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Livres de France
Includes, 1982-1995: Les Livres du mois, also published separately.
The Last Runaway
New York Times bestselling author of Girl With a Pearl Earring and At the Edge of the Orchard Tracy Chevalier makes her first fictional foray into the American past in The Last Runaway, bringing to life the Underground Railroad and illuminating the principles, passions and realities that fueled this extraordinary freedom movement. Honor Bright, a modest English Quaker, moves to Ohio in 1850--only to find herself alienated and alone in a strange land. Sick from the moment she leaves England, and fleeing personal disappointment, she is forced by family tragedy to rely on strangers in a harsh, unfamiliar landscape. Nineteenth-century America is practical, precarious, and unsentimental, and scarred by the continuing injustice of slavery. In her new home Honor discovers that principles count for little, even within a religious community meant to be committed to human equality. However, Honor is drawn into the clandestine activities of the Underground Railroad, a network helping runaway slaves escape to freedom, where she befriends two surprising women who embody the remarkable power of defiance. Eventually she must decide if she too can act on what she believes in, whatever the personal costs. From the Trade Paperback edition.
In the quiet cul-de-sac where Keith and Stephen live the only immediate signs of the Second World War are the blackout at night and a single random bombsite. But the two boys start to suspect that all is not what it seems when one day Keith announces a disconcerting discovery: the Germans have infiltrated his own family. And when the secret underground world they have dreamed up emerges from the shadows they find themselves engulfed in mysteries far deeper and more painful than they had bargained for. 'Bernard Shaw couldn't do it, Henry James couldn't do it, but the ingenious English author Michael Frayn does do it: write novels and plays with equal success ... Frayn's novel excels.' John updike, New Yorker 'A beautifully accomplished, richly nostalgic novel about supposed second-world-war espionage seen through the eyes of a young boy.' Sunday Times 'Deeply satisfying . . . Frayn has written nothing better.' Independent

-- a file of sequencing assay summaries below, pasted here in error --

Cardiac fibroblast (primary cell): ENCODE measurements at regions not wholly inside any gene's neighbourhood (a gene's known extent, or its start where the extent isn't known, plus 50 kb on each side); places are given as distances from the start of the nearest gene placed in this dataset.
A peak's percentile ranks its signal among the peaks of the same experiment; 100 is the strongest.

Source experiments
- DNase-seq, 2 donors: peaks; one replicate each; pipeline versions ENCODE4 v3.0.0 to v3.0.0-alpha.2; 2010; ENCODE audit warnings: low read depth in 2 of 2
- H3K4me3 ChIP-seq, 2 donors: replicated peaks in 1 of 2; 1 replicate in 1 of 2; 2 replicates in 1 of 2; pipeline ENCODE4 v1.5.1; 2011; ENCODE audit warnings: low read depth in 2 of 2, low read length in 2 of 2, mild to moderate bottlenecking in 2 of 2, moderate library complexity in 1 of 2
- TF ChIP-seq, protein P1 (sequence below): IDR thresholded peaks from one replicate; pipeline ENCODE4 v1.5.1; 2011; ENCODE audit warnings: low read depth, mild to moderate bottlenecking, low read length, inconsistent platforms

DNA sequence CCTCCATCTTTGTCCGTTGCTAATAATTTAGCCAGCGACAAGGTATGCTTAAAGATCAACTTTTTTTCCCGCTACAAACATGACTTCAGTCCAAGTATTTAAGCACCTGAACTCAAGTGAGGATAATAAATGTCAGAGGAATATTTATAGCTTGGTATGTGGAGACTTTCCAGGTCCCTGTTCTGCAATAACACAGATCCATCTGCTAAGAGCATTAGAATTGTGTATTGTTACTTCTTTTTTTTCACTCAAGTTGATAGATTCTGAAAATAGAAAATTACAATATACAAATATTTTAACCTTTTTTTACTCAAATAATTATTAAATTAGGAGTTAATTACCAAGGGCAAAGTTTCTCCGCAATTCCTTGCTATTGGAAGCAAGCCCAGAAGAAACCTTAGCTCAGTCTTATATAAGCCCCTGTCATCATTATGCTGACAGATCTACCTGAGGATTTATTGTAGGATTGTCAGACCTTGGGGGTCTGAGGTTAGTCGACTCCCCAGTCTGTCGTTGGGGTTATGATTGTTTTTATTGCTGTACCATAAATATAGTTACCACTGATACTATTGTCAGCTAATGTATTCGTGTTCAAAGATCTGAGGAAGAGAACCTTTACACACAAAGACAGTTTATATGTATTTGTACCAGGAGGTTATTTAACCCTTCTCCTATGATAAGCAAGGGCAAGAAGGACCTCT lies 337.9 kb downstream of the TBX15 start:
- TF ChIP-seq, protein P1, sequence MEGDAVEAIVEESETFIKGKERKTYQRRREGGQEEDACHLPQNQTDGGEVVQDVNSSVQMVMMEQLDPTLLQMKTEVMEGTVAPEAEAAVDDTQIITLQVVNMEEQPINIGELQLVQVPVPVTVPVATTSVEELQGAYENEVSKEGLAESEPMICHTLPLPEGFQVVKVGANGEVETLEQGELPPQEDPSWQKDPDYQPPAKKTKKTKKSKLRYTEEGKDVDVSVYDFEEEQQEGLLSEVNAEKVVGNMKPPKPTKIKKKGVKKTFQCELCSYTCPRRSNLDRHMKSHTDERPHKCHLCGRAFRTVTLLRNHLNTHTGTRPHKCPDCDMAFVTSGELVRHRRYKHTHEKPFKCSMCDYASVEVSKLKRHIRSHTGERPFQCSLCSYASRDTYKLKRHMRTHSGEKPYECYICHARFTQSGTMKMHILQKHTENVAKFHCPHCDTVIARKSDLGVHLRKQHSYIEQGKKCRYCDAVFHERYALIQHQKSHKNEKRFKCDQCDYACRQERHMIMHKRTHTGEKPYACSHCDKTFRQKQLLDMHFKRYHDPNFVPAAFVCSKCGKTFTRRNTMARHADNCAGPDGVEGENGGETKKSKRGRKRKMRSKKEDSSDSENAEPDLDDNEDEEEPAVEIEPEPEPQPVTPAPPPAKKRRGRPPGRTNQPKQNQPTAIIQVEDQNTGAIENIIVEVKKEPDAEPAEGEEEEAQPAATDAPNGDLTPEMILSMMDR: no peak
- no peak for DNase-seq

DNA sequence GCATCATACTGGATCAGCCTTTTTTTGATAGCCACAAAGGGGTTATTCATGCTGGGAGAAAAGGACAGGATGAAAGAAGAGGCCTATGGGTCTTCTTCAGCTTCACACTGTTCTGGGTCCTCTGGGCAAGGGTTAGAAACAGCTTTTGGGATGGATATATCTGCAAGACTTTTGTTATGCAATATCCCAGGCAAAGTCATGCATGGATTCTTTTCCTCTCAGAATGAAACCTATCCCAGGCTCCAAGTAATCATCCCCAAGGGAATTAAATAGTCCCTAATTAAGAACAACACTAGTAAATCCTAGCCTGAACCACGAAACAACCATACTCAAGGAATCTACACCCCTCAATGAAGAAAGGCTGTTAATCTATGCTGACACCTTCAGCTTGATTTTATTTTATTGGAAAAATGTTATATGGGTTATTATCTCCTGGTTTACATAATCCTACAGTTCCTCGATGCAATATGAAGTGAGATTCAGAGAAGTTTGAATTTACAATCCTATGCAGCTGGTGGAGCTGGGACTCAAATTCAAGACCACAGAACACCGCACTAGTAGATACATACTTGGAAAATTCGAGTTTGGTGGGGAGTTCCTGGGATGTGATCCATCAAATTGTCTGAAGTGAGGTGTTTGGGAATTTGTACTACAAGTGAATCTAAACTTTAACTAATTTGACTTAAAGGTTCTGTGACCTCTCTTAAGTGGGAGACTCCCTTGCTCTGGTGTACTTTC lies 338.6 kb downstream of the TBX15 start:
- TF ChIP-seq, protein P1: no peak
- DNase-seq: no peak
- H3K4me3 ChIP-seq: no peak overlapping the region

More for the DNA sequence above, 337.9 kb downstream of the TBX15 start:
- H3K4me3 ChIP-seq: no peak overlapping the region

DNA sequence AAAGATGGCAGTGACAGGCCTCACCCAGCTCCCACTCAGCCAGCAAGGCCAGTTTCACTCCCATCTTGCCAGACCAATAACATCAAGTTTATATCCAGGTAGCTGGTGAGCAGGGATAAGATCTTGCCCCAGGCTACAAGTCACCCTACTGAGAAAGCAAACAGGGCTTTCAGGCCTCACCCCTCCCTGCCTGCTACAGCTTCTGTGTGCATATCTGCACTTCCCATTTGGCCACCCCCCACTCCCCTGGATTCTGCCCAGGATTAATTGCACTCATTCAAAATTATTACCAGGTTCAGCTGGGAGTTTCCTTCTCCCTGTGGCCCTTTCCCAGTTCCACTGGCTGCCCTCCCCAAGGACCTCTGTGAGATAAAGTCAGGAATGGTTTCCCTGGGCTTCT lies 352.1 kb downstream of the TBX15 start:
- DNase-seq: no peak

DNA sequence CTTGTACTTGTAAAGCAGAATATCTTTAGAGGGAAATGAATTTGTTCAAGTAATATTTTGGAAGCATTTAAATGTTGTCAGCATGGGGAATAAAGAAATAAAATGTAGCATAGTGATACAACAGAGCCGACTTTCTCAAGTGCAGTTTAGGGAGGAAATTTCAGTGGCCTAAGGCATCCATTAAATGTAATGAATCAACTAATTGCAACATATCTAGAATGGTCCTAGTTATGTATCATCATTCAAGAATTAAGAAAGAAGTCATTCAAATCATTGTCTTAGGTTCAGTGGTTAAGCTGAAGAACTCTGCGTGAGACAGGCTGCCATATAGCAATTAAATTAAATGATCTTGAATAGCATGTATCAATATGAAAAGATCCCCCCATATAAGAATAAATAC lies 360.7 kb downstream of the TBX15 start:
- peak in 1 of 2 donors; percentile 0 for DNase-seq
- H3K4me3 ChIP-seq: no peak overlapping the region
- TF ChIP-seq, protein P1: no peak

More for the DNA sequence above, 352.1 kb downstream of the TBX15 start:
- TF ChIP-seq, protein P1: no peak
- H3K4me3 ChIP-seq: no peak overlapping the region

The Cartographer Tries to Map a Way to Zion
In his new collection, acclaimed Jamaican poet Kei Miller dramatises what happens when one system of knowledge, one method of understanding place and territory, comes up against another. We watch as the cartographer, used to the scientific methods of assuming control over a place by mapping it ( I never get involved / with the muddy affairs of land'), is gradually compelled to recognise - even to envy - a wholly different understanding of place, as he tries to map his way to the rastaman's eternal city of Zion. As the book unfolds the cartographer learns that, on this island of roads that constrict like throats', every place-name comes freighted with history, and not every place that can be named can be found.
Raising the Bar 5
Sonia Egron A été écrit sous une forme ou une autre pendant la plus grande partie de sa vie. Vous pouvez trouver autant d'inspiration de Raising the Bar 5 Aussi informatif et amusant. Cliquez sur le bouton TÉLÉCHARGER ou Lire en ligne pour obtenir gratuitement le livre de titre $ gratuitement.